The ‘4 steps’, the effective method to avoid screen addiction in children

The '4 steps', the effective method to avoid screen addiction in children

The President of the Republic mentioned this on January 16 during his press conference, he hopes that parents can regain “control of the screens” in the face of children who are increasingly exposed. What if for this we took inspiration from the American Academy of Pediatrics and its 4-step method?

While Emmanuel Macron spoke of the harmful role of screens on children as well as parents “without instructions” for managing digital technology in the family; a committee of experts on the subject should make its first recommendations to parents at the end of March, again according to the President of the Republic during his press conference on January 16. In the meantime, to prevent our children from becoming addicted to screens, a method inspired by the American Academy of Pediatrics could well help poor parents.

The “4 steps” method for 4 main principles

Good news, no crazy tips or tricks here, the method is intended to be simple and effective:

  • No screen in the child’s room (nor in that of an adolescent);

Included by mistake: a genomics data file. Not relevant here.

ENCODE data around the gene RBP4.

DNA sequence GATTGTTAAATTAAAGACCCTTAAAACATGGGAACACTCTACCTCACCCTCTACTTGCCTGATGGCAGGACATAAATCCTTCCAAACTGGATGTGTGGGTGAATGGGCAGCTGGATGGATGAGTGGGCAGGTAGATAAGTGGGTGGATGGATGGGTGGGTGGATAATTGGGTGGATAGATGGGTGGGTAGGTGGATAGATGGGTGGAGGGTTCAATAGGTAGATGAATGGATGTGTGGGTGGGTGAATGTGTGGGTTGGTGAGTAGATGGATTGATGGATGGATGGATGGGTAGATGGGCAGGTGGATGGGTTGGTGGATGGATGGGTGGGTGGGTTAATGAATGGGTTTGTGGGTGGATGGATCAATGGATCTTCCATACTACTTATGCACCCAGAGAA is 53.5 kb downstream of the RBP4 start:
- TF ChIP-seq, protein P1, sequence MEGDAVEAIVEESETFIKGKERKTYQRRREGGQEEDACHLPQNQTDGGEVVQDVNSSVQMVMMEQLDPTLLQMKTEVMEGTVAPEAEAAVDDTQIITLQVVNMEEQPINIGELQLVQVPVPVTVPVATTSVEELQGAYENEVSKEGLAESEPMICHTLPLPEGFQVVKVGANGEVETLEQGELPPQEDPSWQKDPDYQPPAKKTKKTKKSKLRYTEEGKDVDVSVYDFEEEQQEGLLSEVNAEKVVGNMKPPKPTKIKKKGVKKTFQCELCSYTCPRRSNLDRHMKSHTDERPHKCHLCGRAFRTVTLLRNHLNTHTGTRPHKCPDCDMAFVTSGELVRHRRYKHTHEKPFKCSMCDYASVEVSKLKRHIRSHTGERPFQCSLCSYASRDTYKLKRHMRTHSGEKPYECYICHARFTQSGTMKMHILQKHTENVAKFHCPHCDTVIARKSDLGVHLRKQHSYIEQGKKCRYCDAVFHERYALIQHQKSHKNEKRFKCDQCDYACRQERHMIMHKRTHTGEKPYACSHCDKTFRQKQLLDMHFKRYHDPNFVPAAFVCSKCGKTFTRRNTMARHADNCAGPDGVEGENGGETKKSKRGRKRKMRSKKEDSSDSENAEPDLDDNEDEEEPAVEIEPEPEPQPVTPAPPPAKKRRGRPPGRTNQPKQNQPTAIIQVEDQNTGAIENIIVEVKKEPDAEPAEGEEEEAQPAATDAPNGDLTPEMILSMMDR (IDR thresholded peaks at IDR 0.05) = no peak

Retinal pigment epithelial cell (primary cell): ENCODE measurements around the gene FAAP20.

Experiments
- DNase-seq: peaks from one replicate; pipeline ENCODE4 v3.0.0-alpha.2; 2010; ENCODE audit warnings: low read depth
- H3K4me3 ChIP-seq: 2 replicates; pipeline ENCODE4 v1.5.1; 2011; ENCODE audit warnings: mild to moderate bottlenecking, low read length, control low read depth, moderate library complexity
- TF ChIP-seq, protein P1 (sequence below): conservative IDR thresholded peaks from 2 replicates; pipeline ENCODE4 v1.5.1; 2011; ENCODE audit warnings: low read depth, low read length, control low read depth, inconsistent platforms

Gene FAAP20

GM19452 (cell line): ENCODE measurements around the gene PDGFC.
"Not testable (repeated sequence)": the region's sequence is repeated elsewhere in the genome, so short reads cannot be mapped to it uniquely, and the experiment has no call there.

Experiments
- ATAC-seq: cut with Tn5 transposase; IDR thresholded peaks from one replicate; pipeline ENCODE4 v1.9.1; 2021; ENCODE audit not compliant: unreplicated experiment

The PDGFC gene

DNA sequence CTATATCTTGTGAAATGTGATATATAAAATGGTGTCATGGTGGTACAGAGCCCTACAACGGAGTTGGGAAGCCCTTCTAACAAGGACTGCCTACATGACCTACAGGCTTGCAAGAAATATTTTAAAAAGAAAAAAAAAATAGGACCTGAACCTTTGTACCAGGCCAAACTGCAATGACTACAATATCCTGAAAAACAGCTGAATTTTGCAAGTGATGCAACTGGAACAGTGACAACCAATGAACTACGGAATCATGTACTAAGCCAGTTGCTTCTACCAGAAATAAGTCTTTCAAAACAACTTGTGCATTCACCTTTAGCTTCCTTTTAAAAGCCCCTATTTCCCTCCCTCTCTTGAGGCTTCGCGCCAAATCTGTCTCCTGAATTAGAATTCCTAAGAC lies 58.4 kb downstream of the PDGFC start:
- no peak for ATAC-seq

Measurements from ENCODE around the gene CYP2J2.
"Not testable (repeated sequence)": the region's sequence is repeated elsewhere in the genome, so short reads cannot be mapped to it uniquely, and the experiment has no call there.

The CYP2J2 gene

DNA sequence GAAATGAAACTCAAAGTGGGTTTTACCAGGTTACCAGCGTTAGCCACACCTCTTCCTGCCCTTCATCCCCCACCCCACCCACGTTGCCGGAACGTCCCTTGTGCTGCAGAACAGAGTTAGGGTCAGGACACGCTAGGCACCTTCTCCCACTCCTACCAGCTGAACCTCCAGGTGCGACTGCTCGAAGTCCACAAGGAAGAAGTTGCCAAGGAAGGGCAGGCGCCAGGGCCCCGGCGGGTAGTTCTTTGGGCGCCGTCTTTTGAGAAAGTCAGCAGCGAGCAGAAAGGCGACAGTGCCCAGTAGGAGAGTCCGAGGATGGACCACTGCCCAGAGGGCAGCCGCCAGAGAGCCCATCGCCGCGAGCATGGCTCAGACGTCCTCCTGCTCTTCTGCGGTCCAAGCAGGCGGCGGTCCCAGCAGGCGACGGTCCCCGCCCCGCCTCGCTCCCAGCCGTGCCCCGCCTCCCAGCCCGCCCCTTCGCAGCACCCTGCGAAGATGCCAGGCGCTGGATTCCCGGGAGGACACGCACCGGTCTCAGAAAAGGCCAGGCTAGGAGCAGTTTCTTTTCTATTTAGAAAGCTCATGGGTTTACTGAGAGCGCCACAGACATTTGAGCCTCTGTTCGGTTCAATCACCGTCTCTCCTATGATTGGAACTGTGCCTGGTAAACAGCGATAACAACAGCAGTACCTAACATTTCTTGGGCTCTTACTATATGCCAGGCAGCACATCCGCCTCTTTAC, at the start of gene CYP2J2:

• No screens in the morning before going to nursery, childminder or school;
  • No screens during meals;
  • No screens at least an hour before going to sleep.

These 4 main pillars, the “4 steps”, thus make it possible to limit screen time, particularly among the youngest, while maintaining the freedom to enjoy a cartoon with the family when time permits.

56 minutes in front of a screen every day at just 2 years old

If the reminder of the recommendations is essential it is because the consumption of screens and digital is more and more important, and especially more and more young. According to a report from Public Health France, at two years old, a French child spends on average 56 minutes per day in front of a screen (mobile, television, tablet, etc.). The figure rises to 1h20 per day at three and a half years, then to 1h34 per day at five and a half years. Figures which alarm health professionals, but also teachers who notice numerous disorders linked to this excessive use:

  • Trouble concentrating;
  • Language disorder;
  • Sleep disorder ;

As we grow up, a form of addiction can also appear, as well as an increased risk of obesity and the onset of cardiovascular diseases in adulthood.

If digital technology is essential in our daily lives and therefore in that of children, learning good practices is also necessary. So, for more advice on the use of screens, the Government has opened a site dedicated to jeprotegemonenfant parents. You can find lots of information there for young children but also for teenagers!